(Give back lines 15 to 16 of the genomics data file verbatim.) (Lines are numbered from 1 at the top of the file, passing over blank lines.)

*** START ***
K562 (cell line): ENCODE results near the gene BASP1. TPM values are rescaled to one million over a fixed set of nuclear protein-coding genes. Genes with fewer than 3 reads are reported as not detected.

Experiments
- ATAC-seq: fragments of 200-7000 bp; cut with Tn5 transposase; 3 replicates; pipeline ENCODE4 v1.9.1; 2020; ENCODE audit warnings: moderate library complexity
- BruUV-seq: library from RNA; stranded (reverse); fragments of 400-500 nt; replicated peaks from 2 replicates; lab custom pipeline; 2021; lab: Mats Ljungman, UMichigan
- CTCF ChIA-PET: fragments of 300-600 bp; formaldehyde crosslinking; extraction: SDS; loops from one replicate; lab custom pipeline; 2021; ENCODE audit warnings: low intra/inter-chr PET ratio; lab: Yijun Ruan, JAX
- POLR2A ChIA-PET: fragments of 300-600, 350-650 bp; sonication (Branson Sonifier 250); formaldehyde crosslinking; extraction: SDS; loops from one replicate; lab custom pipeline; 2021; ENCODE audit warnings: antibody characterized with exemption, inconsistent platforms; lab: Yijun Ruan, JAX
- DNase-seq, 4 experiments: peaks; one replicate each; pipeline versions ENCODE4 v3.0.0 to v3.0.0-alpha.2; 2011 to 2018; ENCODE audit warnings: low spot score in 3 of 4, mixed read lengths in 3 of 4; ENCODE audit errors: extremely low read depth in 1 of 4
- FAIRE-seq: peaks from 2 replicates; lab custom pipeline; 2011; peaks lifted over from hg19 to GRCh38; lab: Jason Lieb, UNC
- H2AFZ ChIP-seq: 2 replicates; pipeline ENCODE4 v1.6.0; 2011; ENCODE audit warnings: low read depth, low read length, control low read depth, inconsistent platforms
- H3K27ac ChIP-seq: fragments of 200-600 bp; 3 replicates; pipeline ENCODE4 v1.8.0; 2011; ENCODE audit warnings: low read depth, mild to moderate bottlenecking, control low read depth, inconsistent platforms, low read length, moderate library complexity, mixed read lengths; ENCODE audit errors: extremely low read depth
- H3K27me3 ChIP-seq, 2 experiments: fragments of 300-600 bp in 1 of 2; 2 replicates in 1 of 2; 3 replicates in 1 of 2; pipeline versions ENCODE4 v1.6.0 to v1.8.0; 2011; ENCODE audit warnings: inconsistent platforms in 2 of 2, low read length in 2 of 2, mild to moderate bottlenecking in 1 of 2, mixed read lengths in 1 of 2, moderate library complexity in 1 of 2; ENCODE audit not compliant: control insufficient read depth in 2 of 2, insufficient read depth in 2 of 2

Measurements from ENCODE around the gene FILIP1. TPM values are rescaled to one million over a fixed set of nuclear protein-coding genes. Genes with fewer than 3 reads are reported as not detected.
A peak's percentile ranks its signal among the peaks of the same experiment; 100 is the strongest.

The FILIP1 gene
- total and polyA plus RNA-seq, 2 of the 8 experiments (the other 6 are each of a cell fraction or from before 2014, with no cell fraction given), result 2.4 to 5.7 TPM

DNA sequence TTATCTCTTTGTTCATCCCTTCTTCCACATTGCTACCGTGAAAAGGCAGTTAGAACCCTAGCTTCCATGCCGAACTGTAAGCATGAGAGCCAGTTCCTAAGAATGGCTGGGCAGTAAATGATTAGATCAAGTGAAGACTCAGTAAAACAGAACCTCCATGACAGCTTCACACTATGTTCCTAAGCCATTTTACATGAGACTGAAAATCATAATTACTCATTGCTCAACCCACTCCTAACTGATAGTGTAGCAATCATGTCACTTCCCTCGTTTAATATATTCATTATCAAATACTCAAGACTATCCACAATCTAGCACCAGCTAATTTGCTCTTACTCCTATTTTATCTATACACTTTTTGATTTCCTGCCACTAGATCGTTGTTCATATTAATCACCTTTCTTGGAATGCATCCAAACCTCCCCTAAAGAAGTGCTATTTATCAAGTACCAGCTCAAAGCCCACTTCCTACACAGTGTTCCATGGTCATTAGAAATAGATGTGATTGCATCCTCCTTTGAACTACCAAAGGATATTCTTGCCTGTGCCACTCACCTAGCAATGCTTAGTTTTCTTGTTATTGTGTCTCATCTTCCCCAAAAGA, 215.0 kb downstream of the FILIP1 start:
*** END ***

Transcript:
- total and polyA plus RNA-seq, 2 of the 8 experiments (the other 6 are each of a cell fraction or from before 2014, with no cell fraction given), result 2.4 to 5.7 TPM

DNA sequence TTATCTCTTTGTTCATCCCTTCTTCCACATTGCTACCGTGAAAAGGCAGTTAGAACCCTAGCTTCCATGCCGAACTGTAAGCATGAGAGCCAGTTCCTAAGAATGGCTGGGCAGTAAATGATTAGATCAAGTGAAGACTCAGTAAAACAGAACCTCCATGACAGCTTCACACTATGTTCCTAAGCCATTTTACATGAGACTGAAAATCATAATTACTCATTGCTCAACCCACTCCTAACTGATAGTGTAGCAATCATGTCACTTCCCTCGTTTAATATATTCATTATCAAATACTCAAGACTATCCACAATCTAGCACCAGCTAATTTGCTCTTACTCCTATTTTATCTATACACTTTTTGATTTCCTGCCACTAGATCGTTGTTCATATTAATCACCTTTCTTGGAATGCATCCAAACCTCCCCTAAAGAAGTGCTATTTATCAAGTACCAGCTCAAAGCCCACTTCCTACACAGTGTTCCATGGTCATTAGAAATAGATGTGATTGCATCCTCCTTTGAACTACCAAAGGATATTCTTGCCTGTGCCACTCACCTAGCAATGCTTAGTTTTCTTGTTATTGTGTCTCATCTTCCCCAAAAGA, 215.0 kb downstream of the FILIP1 start: